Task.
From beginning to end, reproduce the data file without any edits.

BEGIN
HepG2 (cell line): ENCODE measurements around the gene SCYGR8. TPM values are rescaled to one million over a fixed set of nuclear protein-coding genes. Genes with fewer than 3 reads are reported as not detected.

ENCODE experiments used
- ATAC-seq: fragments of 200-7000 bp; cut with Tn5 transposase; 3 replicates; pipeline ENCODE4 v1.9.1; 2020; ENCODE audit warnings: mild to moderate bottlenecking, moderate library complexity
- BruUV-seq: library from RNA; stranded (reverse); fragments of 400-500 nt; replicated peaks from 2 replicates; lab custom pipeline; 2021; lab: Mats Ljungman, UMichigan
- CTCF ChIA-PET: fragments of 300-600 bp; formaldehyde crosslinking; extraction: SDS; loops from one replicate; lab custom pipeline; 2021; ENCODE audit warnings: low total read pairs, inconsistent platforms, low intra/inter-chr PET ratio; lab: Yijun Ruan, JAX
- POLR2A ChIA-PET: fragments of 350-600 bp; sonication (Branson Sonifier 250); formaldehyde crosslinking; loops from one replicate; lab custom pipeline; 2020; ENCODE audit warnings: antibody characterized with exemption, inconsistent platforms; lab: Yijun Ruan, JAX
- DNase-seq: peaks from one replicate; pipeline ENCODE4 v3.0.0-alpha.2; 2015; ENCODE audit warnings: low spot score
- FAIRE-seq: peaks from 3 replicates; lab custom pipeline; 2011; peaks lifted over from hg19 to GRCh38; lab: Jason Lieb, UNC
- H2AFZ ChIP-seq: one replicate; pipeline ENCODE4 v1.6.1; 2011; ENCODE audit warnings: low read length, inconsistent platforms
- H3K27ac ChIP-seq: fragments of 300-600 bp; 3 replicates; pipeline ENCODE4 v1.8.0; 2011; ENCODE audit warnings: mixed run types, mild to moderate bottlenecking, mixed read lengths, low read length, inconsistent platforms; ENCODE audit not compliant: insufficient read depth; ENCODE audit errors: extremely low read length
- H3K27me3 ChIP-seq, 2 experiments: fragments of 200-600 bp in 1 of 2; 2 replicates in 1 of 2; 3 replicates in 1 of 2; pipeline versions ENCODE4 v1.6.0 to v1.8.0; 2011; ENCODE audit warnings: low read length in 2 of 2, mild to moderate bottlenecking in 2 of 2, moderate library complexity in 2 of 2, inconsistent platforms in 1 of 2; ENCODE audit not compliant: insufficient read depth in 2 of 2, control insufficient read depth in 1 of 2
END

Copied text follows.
HepG2 (cell line): ENCODE measurements around the gene SCYGR8. TPM values are rescaled to one million over a fixed set of nuclear protein-coding genes. Genes with fewer than 3 reads are reported as not detected.

ENCODE experiments used
- ATAC-seq: fragments of 200-7000 bp; cut with Tn5 transposase; 3 replicates; pipeline ENCODE4 v1.9.1; 2020; ENCODE audit warnings: mild to moderate bottlenecking, moderate library complexity
- BruUV-seq: library from RNA; stranded (reverse); fragments of 400-500 nt; replicated peaks from 2 replicates; lab custom pipeline; 2021; lab: Mats Ljungman, UMichigan
- CTCF ChIA-PET: fragments of 300-600 bp; formaldehyde crosslinking; extraction: SDS; loops from one replicate; lab custom pipeline; 2021; ENCODE audit warnings: low total read pairs, inconsistent platforms, low intra/inter-chr PET ratio; lab: Yijun Ruan, JAX
- POLR2A ChIA-PET: fragments of 350-600 bp; sonication (Branson Sonifier 250); formaldehyde crosslinking; loops from one replicate; lab custom pipeline; 2020; ENCODE audit warnings: antibody characterized with exemption, inconsistent platforms; lab: Yijun Ruan, JAX
- DNase-seq: peaks from one replicate; pipeline ENCODE4 v3.0.0-alpha.2; 2015; ENCODE audit warnings: low spot score
- FAIRE-seq: peaks from 3 replicates; lab custom pipeline; 2011; peaks lifted over from hg19 to GRCh38; lab: Jason Lieb, UNC
- H2AFZ ChIP-seq: one replicate; pipeline ENCODE4 v1.6.1; 2011; ENCODE audit warnings: low read length, inconsistent platforms
- H3K27ac ChIP-seq: fragments of 300-600 bp; 3 replicates; pipeline ENCODE4 v1.8.0; 2011; ENCODE audit warnings: mixed run types, mild to moderate bottlenecking, mixed read lengths, low read length, inconsistent platforms; ENCODE audit not compliant: insufficient read depth; ENCODE audit errors: extremely low read length
- H3K27me3 ChIP-seq, 2 experiments: fragments of 200-600 bp in 1 of 2; 2 replicates in 1 of 2; 3 replicates in 1 of 2; pipeline versions ENCODE4 v1.6.0 to v1.8.0; 2011; ENCODE audit warnings: low read length in 2 of 2, mild to moderate bottlenecking in 2 of 2, moderate library complexity in 2 of 2, inconsistent platforms in 1 of 2; ENCODE audit not compliant: insufficient read depth in 2 of 2, control insufficient read depth in 1 of 2